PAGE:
House Bills 1303, 1333 and 1538 are all on the second reading calendar, which means they may be brought to the floor for a vote at any time.
House Bill 1303 would increase opportunities for sign language interpreters to meet the performance standard necessary to work in K-12 classrooms by providing an additional year for them to meet the required standard. The companion bill, Senate Bill 5142, passed the Senate unanimously and is now in the House Education Committee awaiting further action.
House Bill 1333 would establish a policy regarding how Advanced Placement (AP) course credits are recognized at higher education institutions across our state. Students who pass the AP test with a 3 or higher should have their college-level coursework acknowledged by these institutions.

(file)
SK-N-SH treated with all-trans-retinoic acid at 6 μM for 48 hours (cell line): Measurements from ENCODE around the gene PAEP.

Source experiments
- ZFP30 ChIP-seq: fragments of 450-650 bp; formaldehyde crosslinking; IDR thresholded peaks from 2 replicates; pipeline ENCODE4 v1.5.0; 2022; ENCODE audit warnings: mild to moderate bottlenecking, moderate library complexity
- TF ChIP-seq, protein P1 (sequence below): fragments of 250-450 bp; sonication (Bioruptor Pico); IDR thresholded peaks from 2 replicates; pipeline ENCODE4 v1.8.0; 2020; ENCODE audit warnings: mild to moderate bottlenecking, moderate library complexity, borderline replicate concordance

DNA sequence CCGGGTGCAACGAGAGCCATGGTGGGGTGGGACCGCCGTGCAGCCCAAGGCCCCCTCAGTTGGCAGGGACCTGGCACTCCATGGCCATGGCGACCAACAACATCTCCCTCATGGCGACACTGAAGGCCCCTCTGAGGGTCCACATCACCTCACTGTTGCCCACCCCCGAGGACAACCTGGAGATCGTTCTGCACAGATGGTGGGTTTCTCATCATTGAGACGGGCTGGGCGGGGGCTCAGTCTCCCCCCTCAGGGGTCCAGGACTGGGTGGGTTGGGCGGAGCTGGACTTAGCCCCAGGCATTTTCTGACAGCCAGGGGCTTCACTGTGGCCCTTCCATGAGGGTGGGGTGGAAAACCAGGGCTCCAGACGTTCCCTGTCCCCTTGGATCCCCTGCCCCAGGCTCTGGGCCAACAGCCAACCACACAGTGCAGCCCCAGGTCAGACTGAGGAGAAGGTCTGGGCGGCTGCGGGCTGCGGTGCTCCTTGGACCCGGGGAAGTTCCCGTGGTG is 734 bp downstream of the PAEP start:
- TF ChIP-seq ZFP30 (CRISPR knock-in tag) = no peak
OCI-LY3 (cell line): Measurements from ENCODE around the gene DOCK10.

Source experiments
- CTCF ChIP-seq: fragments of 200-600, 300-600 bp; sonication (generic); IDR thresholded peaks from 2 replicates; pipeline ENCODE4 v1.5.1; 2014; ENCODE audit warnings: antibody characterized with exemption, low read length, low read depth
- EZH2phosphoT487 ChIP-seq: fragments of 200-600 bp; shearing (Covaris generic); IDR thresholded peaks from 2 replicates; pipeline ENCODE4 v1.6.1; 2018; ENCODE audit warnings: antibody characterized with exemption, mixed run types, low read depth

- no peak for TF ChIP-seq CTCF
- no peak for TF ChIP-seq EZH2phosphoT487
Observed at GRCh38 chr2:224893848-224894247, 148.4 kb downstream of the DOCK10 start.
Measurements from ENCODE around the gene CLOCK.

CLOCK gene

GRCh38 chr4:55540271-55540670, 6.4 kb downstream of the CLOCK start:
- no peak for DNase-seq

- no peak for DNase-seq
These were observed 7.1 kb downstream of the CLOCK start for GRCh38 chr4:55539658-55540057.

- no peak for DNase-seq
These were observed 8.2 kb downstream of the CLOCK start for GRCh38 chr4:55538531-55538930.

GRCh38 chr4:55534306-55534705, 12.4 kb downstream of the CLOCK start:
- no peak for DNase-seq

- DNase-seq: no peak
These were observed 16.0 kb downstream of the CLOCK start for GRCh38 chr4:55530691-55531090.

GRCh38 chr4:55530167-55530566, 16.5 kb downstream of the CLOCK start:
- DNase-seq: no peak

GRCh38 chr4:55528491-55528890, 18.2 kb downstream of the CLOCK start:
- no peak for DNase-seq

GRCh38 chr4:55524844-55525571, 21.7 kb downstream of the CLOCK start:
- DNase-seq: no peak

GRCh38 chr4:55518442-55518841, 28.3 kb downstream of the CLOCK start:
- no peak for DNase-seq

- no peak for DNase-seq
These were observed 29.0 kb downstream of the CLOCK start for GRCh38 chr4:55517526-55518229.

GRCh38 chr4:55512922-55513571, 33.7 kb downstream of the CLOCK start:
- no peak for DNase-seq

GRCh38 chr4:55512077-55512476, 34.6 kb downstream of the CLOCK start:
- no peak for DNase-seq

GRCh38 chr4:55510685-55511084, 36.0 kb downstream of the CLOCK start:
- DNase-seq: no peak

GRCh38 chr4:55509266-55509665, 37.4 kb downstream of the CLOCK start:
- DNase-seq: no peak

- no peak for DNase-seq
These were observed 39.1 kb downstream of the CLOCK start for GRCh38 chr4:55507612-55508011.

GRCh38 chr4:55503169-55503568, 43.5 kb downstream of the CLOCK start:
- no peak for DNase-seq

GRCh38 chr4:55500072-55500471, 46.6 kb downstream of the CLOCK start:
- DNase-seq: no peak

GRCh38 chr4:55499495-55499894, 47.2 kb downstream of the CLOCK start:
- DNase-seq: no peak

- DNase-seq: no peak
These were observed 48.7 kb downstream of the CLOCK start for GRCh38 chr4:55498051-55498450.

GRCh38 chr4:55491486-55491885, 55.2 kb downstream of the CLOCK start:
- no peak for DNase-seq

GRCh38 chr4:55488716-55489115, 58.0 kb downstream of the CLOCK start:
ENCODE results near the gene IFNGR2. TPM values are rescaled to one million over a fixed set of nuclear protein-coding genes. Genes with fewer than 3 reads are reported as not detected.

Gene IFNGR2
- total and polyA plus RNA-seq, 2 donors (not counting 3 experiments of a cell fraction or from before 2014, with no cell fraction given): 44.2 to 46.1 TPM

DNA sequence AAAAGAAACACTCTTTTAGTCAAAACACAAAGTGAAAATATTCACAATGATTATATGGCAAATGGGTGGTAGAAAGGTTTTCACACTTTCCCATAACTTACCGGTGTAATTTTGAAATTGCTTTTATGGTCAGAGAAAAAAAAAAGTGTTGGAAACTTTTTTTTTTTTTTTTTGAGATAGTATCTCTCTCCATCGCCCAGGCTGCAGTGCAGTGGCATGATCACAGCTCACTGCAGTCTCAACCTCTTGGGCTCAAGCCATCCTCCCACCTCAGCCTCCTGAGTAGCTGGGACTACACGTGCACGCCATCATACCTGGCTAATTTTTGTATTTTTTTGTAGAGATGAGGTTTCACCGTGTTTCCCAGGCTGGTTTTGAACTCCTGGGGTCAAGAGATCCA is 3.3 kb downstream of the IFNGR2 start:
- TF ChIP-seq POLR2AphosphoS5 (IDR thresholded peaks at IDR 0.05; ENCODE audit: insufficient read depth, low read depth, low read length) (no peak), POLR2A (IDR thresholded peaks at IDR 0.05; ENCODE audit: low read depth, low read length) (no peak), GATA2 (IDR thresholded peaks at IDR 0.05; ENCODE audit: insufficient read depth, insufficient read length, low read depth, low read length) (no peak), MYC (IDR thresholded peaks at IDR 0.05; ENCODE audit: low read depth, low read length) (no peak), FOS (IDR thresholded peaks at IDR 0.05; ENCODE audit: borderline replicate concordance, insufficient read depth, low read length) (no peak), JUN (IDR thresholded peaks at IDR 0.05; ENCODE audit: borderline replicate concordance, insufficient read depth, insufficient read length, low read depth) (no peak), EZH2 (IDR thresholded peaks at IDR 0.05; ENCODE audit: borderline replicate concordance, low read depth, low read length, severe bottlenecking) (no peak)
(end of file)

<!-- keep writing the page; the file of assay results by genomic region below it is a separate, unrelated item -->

House Bill 1538 would allow subcontractors to request that prime contractors provide a bond for their portion of the retainage. Upon request, the bond would need to be provided within 30 days.
Other bills I've supported or co-sponsored that have passed the House
Supporting our paraeducators: House Bill 1115, sponsored by Rep. Steve Bergquist, would provide opportunities for the 13,000 paraeducators across the state to develop within their profession and become teachers through alternative routes. Paraeducators work under the supervision of teachers to provide various levels of support, including performing instructional duties, assisting with classroom management and acting as translators. This bill was approved 93-5.